The big changes in this book that you can see right from the start is that each viewpoint character is starting to get their own clearly defined quest, rather than just playing the support role to Rand's quest. Despite the title of the book, we hardly get a chapter with Rand as the point of view character as Jordan starts to flesh out Mat, Perrin, Egwene and Nynaeve as main characters in their own right. I'm glad that we finally get the real Mat back in this book, his happy go lucky nature was sorely missed in The Great Hunt, and I like seeing how the memories of the past first started to manifest in Mat's psyche. Perrin does the most growing up in this book, and I'm glad to see him leave his whiny personality behind from the first two books to become a likeable, respectable, and formidable hero. Egwene and Elaine are starting to show that they are willing to leave their childish bickering behind, but Nynaeve is real disappointment in this book, reverting back to ignorant and annoying village girl after being the strongest character from the first two books.
All in all, The Dragon Reborn is an excellent addition to the series, and one that finally sees the scope of this adventure become truly epic. By distancing the reader from Rand during this book, Jordan made his initial descent into madness all the more apparent, and I think what Jordan does here makes Rand far more sympathetic when he truly descends into madness in the later books. Having the characters finally start to grow up makes this book a lot more enjoyable for me, and I start to see why I looked back on these books with such fondness.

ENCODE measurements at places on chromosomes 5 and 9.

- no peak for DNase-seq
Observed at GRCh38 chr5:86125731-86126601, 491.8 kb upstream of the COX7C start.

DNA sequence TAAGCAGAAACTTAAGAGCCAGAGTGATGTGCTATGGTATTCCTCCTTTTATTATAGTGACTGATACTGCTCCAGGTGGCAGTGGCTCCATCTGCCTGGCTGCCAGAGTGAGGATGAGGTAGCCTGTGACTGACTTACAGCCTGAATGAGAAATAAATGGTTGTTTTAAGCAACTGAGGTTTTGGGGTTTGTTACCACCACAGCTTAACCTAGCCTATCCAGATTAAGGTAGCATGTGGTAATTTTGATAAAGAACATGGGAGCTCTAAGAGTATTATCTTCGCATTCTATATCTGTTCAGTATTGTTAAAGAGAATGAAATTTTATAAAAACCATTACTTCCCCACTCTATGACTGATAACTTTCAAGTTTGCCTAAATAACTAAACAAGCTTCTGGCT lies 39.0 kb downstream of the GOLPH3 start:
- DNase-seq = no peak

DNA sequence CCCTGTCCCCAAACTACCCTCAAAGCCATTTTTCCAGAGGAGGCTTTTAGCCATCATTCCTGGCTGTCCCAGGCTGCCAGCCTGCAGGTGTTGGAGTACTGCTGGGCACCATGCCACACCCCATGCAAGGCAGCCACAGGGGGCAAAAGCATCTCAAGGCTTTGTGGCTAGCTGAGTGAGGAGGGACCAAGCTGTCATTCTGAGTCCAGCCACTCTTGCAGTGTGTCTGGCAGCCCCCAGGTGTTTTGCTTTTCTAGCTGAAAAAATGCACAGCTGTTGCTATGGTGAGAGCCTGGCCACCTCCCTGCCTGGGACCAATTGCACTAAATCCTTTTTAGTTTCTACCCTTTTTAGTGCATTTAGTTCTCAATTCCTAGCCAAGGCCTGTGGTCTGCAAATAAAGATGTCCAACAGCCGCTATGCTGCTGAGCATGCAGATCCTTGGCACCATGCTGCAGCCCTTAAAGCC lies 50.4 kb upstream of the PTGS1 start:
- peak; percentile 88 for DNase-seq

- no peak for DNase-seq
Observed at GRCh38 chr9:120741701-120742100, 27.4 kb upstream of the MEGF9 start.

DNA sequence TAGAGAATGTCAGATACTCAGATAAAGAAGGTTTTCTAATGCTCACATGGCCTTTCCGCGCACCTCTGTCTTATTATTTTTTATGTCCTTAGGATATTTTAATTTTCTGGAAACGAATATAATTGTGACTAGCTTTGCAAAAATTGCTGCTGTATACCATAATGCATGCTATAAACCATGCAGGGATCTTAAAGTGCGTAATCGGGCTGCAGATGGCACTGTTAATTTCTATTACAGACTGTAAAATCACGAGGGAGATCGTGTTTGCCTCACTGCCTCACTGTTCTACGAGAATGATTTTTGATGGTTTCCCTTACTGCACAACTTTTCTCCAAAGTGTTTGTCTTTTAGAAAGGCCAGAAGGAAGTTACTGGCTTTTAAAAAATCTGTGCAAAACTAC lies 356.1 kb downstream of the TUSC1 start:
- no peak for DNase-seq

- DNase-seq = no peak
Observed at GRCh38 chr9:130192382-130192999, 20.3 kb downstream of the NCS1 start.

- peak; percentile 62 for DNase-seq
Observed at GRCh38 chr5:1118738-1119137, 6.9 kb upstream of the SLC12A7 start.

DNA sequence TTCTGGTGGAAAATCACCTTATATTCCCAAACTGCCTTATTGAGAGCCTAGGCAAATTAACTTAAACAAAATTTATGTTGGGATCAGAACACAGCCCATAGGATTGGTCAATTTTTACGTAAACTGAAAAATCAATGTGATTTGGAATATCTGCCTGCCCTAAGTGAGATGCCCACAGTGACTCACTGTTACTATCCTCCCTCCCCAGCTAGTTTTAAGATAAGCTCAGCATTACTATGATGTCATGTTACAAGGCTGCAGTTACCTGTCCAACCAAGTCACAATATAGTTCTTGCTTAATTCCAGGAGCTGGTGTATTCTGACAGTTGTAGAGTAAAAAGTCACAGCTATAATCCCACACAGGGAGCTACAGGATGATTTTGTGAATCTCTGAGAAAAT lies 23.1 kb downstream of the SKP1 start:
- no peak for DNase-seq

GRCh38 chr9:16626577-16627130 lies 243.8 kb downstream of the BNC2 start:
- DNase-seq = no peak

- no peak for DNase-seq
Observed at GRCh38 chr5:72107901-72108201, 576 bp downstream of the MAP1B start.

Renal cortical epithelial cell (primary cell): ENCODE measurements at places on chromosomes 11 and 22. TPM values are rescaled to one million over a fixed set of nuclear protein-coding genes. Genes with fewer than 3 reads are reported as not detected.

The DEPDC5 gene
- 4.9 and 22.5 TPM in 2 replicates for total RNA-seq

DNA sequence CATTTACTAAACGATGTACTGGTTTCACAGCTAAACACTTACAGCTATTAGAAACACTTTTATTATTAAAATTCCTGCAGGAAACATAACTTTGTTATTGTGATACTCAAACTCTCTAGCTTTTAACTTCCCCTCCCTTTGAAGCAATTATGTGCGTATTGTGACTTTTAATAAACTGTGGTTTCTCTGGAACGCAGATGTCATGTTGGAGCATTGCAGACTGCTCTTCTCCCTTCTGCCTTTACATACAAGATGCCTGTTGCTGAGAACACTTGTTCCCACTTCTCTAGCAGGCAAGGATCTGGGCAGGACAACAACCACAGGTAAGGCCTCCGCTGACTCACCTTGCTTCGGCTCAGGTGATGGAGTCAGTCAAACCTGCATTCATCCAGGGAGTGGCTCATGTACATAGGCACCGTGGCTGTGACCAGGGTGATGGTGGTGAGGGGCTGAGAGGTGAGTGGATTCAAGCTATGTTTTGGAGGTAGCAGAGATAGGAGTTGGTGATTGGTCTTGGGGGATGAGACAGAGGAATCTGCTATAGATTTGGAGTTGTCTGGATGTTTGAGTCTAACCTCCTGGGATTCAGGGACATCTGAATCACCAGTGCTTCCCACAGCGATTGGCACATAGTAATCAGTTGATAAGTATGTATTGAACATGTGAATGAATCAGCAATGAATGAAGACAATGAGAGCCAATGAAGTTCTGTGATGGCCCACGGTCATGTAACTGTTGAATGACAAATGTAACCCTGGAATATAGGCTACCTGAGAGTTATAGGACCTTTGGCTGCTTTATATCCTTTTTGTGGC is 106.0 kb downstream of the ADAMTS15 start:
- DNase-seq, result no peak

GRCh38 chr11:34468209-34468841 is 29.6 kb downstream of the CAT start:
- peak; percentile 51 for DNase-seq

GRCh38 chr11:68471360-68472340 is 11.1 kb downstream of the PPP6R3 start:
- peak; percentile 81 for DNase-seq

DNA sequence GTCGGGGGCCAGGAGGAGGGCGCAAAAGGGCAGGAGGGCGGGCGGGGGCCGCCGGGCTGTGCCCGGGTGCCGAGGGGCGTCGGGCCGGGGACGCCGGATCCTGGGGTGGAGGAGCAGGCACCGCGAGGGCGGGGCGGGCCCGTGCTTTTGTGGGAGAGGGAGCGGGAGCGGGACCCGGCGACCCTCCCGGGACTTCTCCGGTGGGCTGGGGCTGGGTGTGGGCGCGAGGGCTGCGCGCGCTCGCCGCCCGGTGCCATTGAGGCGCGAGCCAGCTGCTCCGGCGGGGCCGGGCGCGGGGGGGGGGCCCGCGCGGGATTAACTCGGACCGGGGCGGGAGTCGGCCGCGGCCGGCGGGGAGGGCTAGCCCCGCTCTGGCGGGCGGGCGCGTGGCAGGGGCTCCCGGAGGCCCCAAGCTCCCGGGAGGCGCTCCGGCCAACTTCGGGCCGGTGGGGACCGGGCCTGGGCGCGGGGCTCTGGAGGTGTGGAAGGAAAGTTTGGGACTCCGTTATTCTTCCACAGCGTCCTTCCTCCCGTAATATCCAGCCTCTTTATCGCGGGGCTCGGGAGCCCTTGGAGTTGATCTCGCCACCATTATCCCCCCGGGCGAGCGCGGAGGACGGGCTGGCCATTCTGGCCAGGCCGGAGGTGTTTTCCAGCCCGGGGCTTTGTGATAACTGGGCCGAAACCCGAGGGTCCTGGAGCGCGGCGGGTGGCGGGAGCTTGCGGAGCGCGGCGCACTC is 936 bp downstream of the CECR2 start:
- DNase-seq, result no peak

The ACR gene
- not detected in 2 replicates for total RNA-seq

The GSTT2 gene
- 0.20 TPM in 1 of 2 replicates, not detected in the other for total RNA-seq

The Dragon Reborn is the third in the Wheel of Time series and continues almost immediately on from The Great Hunt. This book contains two distinct paths to the climax, a feature throughout the series and one of the many reasons why I am such a big fan of the series.
The Dragon Reborn is the first book in which Jordan hands the reins of the story over to the others characters; we still get brief glimpses of Rand but this is no longer just Rand’s story but that of an end of an age.
There is a lovely scene involving Perrin in this book. He visits a blacksmith and we are witness to some fantastic writing as Jordan opens up Perrin’s mind so that we can come to understand his turmoil. I might be slightly biased here though, as Perrin is my favourite character in the series.